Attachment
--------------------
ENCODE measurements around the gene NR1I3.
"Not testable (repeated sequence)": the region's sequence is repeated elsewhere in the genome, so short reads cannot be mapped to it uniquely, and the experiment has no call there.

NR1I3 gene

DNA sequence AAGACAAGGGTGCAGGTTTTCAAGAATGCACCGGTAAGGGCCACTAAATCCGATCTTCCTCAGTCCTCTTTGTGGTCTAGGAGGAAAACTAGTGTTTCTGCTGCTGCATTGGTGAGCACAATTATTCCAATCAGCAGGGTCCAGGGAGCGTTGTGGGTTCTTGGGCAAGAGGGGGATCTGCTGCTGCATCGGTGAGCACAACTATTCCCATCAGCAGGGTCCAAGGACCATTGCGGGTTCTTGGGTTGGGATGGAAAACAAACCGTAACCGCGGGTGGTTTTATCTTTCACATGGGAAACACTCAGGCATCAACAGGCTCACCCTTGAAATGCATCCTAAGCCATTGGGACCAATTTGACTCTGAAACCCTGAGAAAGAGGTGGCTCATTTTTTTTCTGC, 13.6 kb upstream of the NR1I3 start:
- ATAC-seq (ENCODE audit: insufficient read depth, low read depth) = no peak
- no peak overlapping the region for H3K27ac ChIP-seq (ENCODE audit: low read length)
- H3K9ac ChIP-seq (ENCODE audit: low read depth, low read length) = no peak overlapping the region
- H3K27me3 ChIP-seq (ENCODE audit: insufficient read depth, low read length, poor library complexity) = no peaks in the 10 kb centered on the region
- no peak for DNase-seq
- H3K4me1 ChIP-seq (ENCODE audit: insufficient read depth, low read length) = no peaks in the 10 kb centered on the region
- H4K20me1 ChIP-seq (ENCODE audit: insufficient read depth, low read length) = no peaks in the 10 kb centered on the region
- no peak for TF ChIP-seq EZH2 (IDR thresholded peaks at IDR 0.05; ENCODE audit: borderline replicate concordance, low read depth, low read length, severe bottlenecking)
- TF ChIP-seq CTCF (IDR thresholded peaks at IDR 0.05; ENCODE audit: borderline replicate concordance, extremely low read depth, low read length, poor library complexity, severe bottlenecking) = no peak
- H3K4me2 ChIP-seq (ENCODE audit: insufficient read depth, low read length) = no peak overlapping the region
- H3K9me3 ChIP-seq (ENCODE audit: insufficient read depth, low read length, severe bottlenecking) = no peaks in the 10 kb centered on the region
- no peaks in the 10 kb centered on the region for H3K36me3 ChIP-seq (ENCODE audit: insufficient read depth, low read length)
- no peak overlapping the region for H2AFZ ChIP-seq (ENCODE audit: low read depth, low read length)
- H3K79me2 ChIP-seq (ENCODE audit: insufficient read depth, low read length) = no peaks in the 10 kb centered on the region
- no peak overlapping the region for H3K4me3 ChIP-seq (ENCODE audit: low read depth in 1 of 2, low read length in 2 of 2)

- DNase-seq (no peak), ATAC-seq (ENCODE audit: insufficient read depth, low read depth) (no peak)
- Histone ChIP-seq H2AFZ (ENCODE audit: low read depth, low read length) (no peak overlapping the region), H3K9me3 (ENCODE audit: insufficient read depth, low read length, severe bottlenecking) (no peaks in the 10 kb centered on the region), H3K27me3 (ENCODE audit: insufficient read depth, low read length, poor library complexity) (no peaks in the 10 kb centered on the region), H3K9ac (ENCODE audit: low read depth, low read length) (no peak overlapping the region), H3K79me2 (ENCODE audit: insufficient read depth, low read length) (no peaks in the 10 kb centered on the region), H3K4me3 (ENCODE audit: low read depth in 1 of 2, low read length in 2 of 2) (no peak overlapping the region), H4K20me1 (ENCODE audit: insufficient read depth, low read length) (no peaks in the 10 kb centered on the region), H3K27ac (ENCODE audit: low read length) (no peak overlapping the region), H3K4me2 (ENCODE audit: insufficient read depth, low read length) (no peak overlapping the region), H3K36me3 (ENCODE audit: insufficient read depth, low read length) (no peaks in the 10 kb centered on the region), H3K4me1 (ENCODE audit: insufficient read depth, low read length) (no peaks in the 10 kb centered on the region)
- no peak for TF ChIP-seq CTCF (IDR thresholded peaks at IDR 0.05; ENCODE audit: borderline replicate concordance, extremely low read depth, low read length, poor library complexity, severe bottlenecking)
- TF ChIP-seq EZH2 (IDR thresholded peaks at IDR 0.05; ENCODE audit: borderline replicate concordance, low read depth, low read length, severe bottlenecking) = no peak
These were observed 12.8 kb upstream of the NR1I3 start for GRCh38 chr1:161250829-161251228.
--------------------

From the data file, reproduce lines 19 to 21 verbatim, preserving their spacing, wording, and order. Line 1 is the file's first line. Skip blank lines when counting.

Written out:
- no peak overlapping the region for H3K4me3 ChIP-seq (ENCODE audit: low read depth in 1 of 2, low read length in 2 of 2)

- DNase-seq (no peak), ATAC-seq (ENCODE audit: insufficient read depth, low read depth) (no peak)
- Histone ChIP-seq H2AFZ (ENCODE audit: low read depth, low read length) (no peak overlapping the region), H3K9me3 (ENCODE audit: insufficient read depth, low read length, severe bottlenecking) (no peaks in the 10 kb centered on the region), H3K27me3 (ENCODE audit: insufficient read depth, low read length, poor library complexity) (no peaks in the 10 kb centered on the region), H3K9ac (ENCODE audit: low read depth, low read length) (no peak overlapping the region), H3K79me2 (ENCODE audit: insufficient read depth, low read length) (no peaks in the 10 kb centered on the region), H3K4me3 (ENCODE audit: low read depth in 1 of 2, low read length in 2 of 2) (no peak overlapping the region), H4K20me1 (ENCODE audit: insufficient read depth, low read length) (no peaks in the 10 kb centered on the region), H3K27ac (ENCODE audit: low read length) (no peak overlapping the region), H3K4me2 (ENCODE audit: insufficient read depth, low read length) (no peak overlapping the region), H3K36me3 (ENCODE audit: insufficient read depth, low read length) (no peaks in the 10 kb centered on the region), H3K4me1 (ENCODE audit: insufficient read depth, low read length) (no peaks in the 10 kb centered on the region)